Wednesday, March 12, 2008

Woman recants sex assault report

Story here

Duke Police consider whether charges should be filed for making false report.

Stanley B. Chambers Jr., Staff Writer

DURHAM - A woman who told Duke University Police she was sexually assaulted last week recanted her story Monday, school officials said. Now investigators are deciding whether to file criminal charges against her.

The 21-year-old woman, whose name the university did not disclose, said she left Duke Hospital just after 7:30 p.m. Thursday and was walking between the Civitan Building and the Child Guidance Clinic off Elba Street when she was grabbed, forced to the ground and assaulted.

Aaron Graves, Duke associate vice president for safety and security, wouldn't elaborate on the inconsistencies detectives found in her story. Graves said the woman conceded that she had not been raped but would not say whether she had been assaulted in any other way.

"I don't know why she did what she did," said Graves, who added that the woman is not a Duke student or employee.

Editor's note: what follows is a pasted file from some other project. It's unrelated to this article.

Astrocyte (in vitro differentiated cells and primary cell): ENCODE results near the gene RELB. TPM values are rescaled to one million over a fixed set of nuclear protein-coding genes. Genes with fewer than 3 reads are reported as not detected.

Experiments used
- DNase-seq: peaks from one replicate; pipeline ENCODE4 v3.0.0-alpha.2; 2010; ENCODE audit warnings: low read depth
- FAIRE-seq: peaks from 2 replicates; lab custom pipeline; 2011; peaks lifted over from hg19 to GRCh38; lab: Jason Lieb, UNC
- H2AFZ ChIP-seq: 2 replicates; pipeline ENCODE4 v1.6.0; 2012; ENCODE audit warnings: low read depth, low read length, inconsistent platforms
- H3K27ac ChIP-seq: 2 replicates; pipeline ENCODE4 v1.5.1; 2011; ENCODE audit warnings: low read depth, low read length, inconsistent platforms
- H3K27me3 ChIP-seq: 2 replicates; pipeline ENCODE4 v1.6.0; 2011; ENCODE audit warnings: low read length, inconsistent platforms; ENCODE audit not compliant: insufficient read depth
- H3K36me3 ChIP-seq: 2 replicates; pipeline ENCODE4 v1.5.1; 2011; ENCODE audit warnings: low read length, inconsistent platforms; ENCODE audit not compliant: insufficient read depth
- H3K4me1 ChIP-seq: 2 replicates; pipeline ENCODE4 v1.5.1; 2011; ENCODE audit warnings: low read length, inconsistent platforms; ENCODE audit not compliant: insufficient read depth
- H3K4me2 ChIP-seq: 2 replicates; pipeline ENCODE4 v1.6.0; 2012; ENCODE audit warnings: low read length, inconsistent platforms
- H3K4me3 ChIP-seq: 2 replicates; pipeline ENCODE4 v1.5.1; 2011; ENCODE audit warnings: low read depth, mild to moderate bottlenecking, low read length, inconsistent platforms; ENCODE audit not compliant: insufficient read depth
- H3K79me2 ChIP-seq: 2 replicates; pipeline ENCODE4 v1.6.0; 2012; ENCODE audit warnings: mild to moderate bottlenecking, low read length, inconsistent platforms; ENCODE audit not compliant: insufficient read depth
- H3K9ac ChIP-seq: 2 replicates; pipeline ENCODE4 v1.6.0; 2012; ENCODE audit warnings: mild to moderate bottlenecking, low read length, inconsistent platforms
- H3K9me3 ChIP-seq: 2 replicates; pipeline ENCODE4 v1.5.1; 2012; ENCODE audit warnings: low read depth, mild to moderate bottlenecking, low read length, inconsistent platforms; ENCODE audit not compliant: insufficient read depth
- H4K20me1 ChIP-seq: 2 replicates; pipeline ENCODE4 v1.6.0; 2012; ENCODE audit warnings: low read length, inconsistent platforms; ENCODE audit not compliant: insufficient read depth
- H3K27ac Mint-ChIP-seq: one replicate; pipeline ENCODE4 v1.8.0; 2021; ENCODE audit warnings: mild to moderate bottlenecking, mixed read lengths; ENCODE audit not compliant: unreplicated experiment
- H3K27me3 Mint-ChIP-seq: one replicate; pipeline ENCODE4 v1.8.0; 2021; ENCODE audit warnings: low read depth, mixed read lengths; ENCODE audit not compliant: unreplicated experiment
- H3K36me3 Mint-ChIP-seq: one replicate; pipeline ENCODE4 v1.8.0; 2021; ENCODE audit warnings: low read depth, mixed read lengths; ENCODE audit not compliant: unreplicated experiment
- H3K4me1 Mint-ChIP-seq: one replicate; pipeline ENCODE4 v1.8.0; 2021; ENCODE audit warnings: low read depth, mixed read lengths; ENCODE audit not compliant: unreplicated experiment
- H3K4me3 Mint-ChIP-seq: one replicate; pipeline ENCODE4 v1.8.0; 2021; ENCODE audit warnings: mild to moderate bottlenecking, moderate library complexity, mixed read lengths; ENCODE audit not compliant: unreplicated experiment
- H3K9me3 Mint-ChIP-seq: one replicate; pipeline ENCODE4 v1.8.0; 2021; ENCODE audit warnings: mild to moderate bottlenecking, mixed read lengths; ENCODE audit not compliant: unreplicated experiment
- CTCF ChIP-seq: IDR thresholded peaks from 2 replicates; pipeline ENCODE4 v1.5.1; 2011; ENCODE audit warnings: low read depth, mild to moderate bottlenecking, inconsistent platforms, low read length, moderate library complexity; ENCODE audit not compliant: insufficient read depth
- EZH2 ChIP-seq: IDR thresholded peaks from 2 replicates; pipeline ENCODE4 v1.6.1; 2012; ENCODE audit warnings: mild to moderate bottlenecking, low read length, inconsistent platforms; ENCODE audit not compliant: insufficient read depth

There are several reasons why a rape victim would recant, said Andrea Maness, SAFE Center coordinator for Interact, a Raleigh-based organization for domestic violence and sexual assault victims.

"That doesn't mean that the rape or sexual assault did not occur," she said.

The victim might not want to deal with the criminal justice system or risk embarrassment to herself, friends and family, Maness said. Less than 6 percent of rape reports are false, she said, citing a State Bureau of Investigation statistic.

The News & Observer and other area media had reported that police were looking for a large, dark-skinned man who was either bald or had short hair with facial hair around his mouth.

Monday's admission is the most recent recanted story involving a college campus. An Appalachian State University senior faces possible criminal charges and school sanctions for making up a story last week about a masked gunman breaking into his apartment. The report led to the school being locked down.

Graves hopes Monday's withdrawal does not "deter anyone who is a victim of such a crime from reporting what happened and seeking assistance," he said in a written statement.